Cinema is a fantastic medium, says Basharat Peer | Pakistan Press Foundation (PPF)

Pakistan Press Foundation

Cinema is a fantastic medium, says Basharat Peer

Pakistan Press Foundation

LAHORE: “I still see myself as a reporter,” said Kashmiri journalist Basharat Peer on Tuesday.

Peer was speaking at Faiz Ghar about his experience of writing the script of Bollywood film Haider in collaboration with filmmaker Vishal Bhardwaj. He said opting to become a journalist was the closest thing to writing. Peer said Bhardwaj had approached him as he wanted to adapt another work of Shakespeare’s to a film.

He said he had influenced him to adapt Hamlet instead of King Lear after learning about the plot. Peer said the process of situating the work in the context of Kashmir had been time consuming but extremely interesting. He said it had taken the two a few months to write and finalise the film’s screenplay.

Peer said he had always been interested in cinema. “I used to watch films while others were busy with other things,” he said. He said writing a screenplay was a completely new experience for him. Peer said the writer was bereft of the expository space afforded by books in cinema.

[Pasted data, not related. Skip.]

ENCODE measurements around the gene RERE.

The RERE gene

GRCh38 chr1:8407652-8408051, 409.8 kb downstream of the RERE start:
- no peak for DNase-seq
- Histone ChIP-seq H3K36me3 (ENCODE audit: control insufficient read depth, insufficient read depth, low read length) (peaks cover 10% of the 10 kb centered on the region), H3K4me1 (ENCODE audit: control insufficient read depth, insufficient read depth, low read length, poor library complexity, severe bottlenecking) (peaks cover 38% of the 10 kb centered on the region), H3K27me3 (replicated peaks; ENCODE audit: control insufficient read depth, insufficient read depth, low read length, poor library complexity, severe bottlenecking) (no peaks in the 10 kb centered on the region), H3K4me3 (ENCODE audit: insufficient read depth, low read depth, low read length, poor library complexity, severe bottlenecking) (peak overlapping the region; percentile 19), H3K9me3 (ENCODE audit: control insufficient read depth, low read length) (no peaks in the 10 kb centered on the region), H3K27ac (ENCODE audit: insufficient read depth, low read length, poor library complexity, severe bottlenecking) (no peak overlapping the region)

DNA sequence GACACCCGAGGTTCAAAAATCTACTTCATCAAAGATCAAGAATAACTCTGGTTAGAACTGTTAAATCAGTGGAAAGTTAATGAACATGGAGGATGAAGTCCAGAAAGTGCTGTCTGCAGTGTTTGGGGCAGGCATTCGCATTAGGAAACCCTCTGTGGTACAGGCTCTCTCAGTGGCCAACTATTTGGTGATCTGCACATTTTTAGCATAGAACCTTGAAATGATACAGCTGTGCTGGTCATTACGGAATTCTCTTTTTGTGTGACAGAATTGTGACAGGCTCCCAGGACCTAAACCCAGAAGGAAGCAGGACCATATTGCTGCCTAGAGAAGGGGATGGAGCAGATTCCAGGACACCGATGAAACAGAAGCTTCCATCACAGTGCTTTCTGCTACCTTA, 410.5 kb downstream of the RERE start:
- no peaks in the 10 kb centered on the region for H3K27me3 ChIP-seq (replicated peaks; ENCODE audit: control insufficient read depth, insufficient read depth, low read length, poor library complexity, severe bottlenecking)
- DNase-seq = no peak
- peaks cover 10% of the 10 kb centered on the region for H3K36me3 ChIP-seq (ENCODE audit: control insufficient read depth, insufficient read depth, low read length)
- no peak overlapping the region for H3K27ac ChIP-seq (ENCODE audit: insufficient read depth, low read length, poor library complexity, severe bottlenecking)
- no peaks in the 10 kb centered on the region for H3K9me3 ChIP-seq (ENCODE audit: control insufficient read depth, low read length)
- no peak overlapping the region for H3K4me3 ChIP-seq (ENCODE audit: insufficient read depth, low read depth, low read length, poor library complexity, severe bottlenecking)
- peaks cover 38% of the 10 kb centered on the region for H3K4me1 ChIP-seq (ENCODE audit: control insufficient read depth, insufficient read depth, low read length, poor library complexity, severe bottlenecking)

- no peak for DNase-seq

He said this made it necessary for a few words to convey a great amount of information. Peer said the way a scene had been shot and the dialogue delivery of an actor could improve an otherwise lacklustre screenplay.

He clarified that Haider’s screenplay had not been based on personal experience. Peer said certain sequences had been exaggerated for dramatic effect.

He said the story of the film depicted the experience of an entire generation compelled into becoming educational refugees. Peer said leaving their place of birth was always a traumatic experience for boys who would find themselves in the midst of a culture, area and climate they were not accustomed to on reaching university.

The Kashmiri journalist said cinema was a fantastic medium. He said he had gotten plenty of offers that he had turned down. Peer said they were not the kind of stories he was interested in narrating. He said the written word would always wield greater influence than cinema as complex and time-honoured ideas had to be disseminated by pen.

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